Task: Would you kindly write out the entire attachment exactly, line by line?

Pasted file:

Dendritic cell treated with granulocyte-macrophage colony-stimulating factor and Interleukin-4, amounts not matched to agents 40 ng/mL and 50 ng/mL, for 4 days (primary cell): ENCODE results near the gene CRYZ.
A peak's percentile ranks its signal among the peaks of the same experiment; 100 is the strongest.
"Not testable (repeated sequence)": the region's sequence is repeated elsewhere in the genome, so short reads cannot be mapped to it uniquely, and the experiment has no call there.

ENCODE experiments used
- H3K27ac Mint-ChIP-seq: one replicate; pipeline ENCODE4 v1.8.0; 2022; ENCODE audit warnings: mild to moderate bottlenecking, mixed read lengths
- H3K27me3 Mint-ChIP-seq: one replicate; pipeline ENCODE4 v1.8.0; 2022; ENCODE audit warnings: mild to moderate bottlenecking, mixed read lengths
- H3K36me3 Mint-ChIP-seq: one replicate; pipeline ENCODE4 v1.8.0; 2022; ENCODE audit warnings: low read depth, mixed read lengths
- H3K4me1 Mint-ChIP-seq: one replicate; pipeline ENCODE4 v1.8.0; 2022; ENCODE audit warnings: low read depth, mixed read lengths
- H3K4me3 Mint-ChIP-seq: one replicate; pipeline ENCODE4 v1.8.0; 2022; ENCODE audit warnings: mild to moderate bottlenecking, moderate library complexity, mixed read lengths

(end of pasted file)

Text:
Dendritic cell treated with granulocyte-macrophage colony-stimulating factor and Interleukin-4, amounts not matched to agents 40 ng/mL and 50 ng/mL, for 4 days (primary cell): ENCODE results near the gene CRYZ.
A peak's percentile ranks its signal among the peaks of the same experiment; 100 is the strongest.
"Not testable (repeated sequence)": the region's sequence is repeated elsewhere in the genome, so short reads cannot be mapped to it uniquely, and the experiment has no call there.

ENCODE experiments used
- H3K27ac Mint-ChIP-seq: one replicate; pipeline ENCODE4 v1.8.0; 2022; ENCODE audit warnings: mild to moderate bottlenecking, mixed read lengths
- H3K27me3 Mint-ChIP-seq: one replicate; pipeline ENCODE4 v1.8.0; 2022; ENCODE audit warnings: mild to moderate bottlenecking, mixed read lengths
- H3K36me3 Mint-ChIP-seq: one replicate; pipeline ENCODE4 v1.8.0; 2022; ENCODE audit warnings: low read depth, mixed read lengths
- H3K4me1 Mint-ChIP-seq: one replicate; pipeline ENCODE4 v1.8.0; 2022; ENCODE audit warnings: low read depth, mixed read lengths
- H3K4me3 Mint-ChIP-seq: one replicate; pipeline ENCODE4 v1.8.0; 2022; ENCODE audit warnings: mild to moderate bottlenecking, moderate library complexity, mixed read lengths